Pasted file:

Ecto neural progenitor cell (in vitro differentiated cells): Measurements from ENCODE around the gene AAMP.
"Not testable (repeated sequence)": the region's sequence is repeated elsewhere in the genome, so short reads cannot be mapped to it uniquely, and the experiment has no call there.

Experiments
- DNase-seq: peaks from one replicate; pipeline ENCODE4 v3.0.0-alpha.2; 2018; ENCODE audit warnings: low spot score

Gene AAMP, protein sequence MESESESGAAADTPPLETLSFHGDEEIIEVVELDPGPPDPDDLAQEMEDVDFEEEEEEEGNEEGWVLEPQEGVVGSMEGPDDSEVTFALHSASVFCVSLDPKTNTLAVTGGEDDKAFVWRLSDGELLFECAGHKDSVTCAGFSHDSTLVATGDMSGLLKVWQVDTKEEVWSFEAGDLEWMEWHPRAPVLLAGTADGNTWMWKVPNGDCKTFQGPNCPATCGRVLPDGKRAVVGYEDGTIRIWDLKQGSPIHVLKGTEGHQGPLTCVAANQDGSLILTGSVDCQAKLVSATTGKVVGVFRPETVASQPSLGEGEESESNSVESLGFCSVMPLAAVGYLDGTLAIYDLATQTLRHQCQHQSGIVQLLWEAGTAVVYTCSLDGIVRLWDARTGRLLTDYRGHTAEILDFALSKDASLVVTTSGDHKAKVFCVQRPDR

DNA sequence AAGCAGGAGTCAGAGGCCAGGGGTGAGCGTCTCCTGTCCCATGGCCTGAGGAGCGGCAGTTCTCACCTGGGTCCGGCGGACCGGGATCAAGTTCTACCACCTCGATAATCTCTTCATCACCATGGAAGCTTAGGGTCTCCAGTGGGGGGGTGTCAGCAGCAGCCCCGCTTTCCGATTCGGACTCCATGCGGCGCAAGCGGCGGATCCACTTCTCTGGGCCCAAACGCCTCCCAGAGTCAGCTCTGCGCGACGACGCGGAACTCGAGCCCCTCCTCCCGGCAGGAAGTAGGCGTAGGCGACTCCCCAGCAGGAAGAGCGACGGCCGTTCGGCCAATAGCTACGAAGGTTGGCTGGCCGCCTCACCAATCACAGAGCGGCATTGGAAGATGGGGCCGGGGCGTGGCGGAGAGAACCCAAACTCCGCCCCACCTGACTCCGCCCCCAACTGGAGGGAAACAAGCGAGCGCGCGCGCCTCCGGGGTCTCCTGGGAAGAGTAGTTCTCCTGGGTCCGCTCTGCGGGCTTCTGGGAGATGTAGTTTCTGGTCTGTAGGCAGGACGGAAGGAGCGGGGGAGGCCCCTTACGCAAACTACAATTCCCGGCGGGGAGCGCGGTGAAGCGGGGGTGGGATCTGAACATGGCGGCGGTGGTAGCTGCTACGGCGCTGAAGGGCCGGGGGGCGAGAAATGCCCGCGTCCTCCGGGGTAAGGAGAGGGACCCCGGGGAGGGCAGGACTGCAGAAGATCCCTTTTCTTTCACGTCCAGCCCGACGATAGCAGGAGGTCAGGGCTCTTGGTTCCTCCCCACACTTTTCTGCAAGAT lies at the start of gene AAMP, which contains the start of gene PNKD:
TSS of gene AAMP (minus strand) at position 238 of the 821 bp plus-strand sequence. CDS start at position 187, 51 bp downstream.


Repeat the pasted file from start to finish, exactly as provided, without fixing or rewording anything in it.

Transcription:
Ecto neural progenitor cell (in vitro differentiated cells): Measurements from ENCODE around the gene AAMP.
"Not testable (repeated sequence)": the region's sequence is repeated elsewhere in the genome, so short reads cannot be mapped to it uniquely, and the experiment has no call there.

Experiments
- DNase-seq: peaks from one replicate; pipeline ENCODE4 v3.0.0-alpha.2; 2018; ENCODE audit warnings: low spot score

Gene AAMP, protein sequence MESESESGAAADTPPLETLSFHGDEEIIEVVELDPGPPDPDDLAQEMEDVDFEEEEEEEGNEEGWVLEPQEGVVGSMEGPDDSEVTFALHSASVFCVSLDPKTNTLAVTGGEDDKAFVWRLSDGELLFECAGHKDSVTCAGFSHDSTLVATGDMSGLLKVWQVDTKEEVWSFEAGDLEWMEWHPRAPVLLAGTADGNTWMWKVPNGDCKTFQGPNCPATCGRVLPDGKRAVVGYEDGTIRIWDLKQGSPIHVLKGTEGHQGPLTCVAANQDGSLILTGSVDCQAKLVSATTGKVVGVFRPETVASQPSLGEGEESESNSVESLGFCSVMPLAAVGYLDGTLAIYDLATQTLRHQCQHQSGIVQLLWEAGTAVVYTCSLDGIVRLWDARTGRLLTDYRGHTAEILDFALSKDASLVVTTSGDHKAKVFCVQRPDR

DNA sequence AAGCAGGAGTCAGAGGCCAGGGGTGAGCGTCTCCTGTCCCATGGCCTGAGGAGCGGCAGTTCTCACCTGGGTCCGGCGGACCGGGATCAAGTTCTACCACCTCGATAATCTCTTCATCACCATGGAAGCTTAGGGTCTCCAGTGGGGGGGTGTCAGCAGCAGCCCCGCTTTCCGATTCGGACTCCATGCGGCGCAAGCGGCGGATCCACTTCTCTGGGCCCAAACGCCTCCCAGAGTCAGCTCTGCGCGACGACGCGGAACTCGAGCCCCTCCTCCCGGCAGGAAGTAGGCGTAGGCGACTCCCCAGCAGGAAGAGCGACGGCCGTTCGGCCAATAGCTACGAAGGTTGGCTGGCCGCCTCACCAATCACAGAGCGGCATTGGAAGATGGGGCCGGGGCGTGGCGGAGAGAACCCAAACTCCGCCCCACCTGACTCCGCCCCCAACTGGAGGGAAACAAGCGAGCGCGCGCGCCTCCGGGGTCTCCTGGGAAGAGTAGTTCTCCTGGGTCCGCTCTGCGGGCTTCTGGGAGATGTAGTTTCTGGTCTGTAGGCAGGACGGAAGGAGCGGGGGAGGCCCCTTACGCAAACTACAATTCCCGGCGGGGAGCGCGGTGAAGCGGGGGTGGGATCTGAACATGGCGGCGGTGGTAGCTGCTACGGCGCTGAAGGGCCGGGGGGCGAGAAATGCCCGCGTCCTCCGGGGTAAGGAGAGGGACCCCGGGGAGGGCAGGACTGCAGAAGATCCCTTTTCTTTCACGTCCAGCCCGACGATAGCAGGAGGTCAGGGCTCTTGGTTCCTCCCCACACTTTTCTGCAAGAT lies at the start of gene AAMP, which contains the start of gene PNKD:
TSS of gene AAMP (minus strand) at position 238 of the 821 bp plus-strand sequence. CDS start at position 187, 51 bp downstream.